Senior US Military Official Apologizes for Role in Trump Photo Op: I Shouldn’t Have Been There
By Staff, NYT
The United States’ top military official apologized on Thursday for taking part in US President Donald Trump’s walk across Lafayette Square for a photo op after the authorities used tear gas and rubber bullets to clear the area of peaceful protesters.
“I should not have been there,” Gen. Mark A. Milley, the chairman of the Joint Chiefs of Staff, said in a prerecorded video commencement address to National Defense University.
“My presence in that moment and in that environment created a perception of the military involved in domestic politics.”
General Milley’s first public remarks since Trump’s photo op, in which federal authorities attacked peaceful protesters so that the president could hold up a Bible in front of St. John’s Church, are certain to anger the White House. Trump has spent the days since the killing of George Floyd in police custody in Minneapolis taking increasingly tougher stances against the growing movement for change across the country.
Meanwhile, the back-and-forth between Mr. Trump and the Pentagon in recent days is evidence of the deepest civil-military divide since the Vietnam War — except this time, military leaders, after halting steps in the beginning, are positioning themselves firmly with those calling for change.
Relatively, associates of General Milley said he considered resigning, but he decided not to.
On Wednesday, Trump picked another fight with the military, slapping down the Pentagon for considering renaming Army bases named after Confederate officers who fought against the Union in the Civil War.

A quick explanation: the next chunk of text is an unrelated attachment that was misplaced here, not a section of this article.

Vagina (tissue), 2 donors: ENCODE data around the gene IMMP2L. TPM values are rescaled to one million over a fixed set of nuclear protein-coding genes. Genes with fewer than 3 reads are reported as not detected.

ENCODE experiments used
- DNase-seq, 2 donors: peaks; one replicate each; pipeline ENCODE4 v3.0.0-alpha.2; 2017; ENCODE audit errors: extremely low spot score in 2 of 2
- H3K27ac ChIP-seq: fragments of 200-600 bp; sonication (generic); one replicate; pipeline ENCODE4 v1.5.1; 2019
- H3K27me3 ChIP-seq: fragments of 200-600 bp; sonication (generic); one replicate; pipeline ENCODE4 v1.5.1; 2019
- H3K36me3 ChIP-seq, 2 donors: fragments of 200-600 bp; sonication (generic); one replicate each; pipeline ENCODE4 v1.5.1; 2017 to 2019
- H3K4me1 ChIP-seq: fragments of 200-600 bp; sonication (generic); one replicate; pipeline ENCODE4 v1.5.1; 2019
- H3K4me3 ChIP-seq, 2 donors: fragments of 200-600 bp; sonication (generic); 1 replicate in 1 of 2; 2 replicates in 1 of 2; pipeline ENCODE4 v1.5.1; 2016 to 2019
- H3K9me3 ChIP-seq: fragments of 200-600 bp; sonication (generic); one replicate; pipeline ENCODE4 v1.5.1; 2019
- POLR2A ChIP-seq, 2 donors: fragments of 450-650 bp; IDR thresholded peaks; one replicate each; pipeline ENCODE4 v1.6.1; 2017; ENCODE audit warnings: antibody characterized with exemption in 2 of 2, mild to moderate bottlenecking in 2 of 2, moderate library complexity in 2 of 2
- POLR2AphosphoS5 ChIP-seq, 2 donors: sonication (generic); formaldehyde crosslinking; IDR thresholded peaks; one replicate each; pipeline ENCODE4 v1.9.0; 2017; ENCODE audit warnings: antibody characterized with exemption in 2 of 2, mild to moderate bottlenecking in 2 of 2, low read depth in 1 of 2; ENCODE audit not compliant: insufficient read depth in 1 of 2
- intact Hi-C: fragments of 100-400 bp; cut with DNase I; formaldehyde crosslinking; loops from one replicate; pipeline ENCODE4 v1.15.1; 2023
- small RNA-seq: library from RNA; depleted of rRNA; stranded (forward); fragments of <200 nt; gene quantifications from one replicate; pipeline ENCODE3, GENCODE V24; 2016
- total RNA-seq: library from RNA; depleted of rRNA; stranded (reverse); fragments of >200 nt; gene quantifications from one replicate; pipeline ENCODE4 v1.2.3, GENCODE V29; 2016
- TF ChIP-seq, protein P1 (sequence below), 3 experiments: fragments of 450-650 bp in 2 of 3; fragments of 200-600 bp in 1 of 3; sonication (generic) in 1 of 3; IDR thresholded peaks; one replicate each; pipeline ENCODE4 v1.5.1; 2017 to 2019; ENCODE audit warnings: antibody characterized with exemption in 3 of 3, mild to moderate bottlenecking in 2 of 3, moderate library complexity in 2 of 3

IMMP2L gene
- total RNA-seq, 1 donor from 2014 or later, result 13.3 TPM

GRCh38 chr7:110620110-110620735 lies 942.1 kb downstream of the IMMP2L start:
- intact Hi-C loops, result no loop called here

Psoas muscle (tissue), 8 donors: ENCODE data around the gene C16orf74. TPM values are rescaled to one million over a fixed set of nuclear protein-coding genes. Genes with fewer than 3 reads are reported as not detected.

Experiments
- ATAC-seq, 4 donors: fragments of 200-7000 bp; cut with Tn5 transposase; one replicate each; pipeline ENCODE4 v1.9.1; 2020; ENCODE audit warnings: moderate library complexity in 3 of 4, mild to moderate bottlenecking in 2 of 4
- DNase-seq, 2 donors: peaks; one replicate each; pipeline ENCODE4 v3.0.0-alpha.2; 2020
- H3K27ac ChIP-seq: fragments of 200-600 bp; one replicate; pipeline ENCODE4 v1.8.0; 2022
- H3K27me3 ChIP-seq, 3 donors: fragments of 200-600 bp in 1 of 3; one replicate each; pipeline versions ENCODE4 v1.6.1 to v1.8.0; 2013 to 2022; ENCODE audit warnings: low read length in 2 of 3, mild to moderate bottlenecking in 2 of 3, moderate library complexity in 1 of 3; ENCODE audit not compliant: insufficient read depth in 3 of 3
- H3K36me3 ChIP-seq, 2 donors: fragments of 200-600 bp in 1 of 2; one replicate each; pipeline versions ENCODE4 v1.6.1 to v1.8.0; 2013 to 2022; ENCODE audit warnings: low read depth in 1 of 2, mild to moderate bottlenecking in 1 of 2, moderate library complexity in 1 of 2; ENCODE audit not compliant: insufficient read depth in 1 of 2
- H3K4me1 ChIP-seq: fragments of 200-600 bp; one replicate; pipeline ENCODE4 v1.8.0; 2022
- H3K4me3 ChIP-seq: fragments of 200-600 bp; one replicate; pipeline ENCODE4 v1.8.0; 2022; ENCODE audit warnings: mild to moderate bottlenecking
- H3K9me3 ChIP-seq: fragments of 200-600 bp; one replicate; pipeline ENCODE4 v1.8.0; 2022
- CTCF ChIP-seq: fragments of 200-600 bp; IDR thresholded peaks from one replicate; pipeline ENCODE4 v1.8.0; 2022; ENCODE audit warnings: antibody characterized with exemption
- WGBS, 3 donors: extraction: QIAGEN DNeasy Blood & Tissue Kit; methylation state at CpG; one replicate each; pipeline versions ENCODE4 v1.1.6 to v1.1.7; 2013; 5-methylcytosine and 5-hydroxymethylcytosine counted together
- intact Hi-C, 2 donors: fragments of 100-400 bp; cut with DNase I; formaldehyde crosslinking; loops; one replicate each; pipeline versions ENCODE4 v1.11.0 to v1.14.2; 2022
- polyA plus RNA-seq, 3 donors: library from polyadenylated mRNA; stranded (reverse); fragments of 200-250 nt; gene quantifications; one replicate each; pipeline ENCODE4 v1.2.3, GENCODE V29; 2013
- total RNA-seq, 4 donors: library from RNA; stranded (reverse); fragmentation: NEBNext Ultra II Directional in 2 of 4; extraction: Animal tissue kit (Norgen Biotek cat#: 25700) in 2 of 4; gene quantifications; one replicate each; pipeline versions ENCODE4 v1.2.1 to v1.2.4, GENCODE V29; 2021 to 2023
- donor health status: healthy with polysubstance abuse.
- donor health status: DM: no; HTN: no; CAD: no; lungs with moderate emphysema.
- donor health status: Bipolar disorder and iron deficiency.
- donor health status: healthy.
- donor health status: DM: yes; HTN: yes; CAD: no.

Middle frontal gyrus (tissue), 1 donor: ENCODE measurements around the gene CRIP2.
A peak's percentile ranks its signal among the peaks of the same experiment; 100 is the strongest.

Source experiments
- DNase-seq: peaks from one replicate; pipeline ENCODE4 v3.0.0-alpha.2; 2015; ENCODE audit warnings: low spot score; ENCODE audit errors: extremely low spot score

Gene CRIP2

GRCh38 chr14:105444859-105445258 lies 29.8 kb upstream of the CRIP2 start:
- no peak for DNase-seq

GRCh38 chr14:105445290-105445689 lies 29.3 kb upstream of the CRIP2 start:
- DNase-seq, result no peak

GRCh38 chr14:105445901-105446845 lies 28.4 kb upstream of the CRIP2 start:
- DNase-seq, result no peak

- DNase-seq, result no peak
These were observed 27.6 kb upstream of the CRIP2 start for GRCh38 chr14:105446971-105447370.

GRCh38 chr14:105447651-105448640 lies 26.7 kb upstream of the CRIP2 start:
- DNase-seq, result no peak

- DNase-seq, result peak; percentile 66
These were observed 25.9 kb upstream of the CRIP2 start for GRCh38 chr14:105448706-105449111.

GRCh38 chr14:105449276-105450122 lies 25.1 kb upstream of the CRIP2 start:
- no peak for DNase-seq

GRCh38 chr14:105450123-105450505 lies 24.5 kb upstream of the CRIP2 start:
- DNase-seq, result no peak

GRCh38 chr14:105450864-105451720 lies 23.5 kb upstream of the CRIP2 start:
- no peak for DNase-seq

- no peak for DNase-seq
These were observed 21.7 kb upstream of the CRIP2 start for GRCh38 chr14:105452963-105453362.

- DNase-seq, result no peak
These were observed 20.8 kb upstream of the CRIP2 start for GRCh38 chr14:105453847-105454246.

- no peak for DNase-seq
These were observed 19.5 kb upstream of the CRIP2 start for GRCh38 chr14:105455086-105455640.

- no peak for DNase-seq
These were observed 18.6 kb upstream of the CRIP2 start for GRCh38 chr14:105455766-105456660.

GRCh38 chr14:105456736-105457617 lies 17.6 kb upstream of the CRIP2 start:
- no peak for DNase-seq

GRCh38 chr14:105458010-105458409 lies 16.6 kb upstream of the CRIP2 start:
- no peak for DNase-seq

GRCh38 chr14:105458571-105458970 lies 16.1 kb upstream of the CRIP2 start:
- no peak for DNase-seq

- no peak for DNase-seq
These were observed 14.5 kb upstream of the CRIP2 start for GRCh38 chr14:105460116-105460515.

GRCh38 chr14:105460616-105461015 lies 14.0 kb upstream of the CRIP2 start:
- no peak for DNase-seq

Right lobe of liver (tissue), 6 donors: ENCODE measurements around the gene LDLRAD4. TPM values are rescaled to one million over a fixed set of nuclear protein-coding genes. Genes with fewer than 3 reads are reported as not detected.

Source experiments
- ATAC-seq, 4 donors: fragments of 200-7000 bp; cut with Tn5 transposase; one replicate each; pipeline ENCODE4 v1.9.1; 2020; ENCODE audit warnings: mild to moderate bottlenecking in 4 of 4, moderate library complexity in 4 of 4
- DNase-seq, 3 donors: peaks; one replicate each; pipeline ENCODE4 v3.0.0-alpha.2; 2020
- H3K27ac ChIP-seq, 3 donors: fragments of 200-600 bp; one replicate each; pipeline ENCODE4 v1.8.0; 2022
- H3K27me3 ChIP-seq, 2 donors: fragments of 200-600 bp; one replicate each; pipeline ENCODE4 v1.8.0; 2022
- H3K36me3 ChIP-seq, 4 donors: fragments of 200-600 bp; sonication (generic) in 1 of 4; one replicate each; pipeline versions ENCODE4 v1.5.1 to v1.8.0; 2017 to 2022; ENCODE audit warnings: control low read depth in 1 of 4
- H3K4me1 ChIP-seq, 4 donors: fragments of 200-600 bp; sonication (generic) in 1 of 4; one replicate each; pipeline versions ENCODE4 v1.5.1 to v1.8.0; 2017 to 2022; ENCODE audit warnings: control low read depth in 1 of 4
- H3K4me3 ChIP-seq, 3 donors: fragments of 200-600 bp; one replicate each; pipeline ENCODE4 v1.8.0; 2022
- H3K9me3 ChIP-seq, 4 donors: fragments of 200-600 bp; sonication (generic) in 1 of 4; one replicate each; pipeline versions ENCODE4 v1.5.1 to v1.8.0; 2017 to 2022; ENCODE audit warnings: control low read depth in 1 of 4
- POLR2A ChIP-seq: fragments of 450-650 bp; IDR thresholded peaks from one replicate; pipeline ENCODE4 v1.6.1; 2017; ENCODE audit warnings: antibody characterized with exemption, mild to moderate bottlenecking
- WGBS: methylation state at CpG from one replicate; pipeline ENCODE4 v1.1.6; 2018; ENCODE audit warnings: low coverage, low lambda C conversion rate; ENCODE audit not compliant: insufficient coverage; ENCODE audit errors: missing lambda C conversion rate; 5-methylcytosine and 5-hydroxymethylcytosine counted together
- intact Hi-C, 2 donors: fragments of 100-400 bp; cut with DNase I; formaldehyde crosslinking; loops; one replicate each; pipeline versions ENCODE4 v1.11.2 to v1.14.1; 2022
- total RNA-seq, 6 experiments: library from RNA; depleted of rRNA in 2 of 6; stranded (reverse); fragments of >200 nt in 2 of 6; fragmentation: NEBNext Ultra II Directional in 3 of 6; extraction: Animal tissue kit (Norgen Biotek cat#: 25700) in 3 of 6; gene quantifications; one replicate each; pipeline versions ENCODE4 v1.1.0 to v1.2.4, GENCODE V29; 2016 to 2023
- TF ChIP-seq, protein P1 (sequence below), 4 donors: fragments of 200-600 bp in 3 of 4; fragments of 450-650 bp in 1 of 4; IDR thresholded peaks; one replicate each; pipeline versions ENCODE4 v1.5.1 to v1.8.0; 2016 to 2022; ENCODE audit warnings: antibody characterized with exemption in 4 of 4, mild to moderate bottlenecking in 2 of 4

The Marine Corps has banned display of the Confederate battle flag, and leaders of both the Army and the Navy have in recent days expressed a willingness to move forward with renaming installations.
At the same time, the Senate Armed Services Committee, with bipartisan support, voted to require the Pentagon to strip military bases of Confederate names, setting up a possible election-year clash with the president.
Trump’s walk across Lafayette Square, current and former military leaders said, has started a critical moment of reckoning in the military. General Milley addressed the issue head-on.
“As a commissioned uniformed officer, it was a mistake that I have learned from,” General Milley said. He said he had been angry about “the senseless and brutal killing of George Floyd” and repeated his opposition to Trump’s suggestions that federal troops be deployed nationwide to quell protests.
General Milley’s friends said that for the past 10 days, he had agonized about appearing — in the combat fatigues he wears every day to work — behind Trump during the walk, an act that critics said gave a stamp of military approval to the hardline tactics used to clear the protesters.
During his speech on Thursday, Milley, after expressing his disgust over the video of the killing of Floyd, spoke at length about the issue of race, both in the military and in civilian society.
“The protests that have ensued not only speak to his killing, but also to the centuries of injustice toward African-Americans,” he said. “What we are seeing is the long shadow of our original sin in Jamestown 401 years ago, liberated by the Civil War, but not equal in the eyes of the law until 100 years later in 1965.”
He also called on the military to address issues of systemic racism in the armed forces, where 43 percent of the enlisted troops are people of color, but only a tiny handful are in the ranks of senior leadership.